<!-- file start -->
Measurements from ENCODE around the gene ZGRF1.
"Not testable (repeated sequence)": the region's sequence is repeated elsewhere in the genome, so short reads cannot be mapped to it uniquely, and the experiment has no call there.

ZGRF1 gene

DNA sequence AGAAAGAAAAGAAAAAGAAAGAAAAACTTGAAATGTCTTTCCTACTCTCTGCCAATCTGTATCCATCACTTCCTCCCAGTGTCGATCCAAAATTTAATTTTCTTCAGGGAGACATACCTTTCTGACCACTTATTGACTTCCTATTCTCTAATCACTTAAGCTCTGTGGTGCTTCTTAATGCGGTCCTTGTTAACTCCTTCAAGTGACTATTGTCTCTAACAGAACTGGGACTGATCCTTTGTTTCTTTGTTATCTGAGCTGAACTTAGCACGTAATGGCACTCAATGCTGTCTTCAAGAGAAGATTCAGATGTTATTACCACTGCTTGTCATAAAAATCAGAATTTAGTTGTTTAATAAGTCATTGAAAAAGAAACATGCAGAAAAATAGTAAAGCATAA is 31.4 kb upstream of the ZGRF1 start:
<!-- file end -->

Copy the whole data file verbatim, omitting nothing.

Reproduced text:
Measurements from ENCODE around the gene ZGRF1.
"Not testable (repeated sequence)": the region's sequence is repeated elsewhere in the genome, so short reads cannot be mapped to it uniquely, and the experiment has no call there.

ZGRF1 gene

DNA sequence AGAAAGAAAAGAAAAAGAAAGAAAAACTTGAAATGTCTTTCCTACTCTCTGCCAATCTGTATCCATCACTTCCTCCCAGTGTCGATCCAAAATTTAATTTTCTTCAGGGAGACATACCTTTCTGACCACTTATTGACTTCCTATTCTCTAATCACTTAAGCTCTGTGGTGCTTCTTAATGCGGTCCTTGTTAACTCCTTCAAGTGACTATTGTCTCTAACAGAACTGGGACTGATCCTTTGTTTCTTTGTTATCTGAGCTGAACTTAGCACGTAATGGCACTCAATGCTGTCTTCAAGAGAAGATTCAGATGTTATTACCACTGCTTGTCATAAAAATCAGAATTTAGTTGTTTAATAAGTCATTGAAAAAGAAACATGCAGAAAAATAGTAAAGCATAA is 31.4 kb upstream of the ZGRF1 start: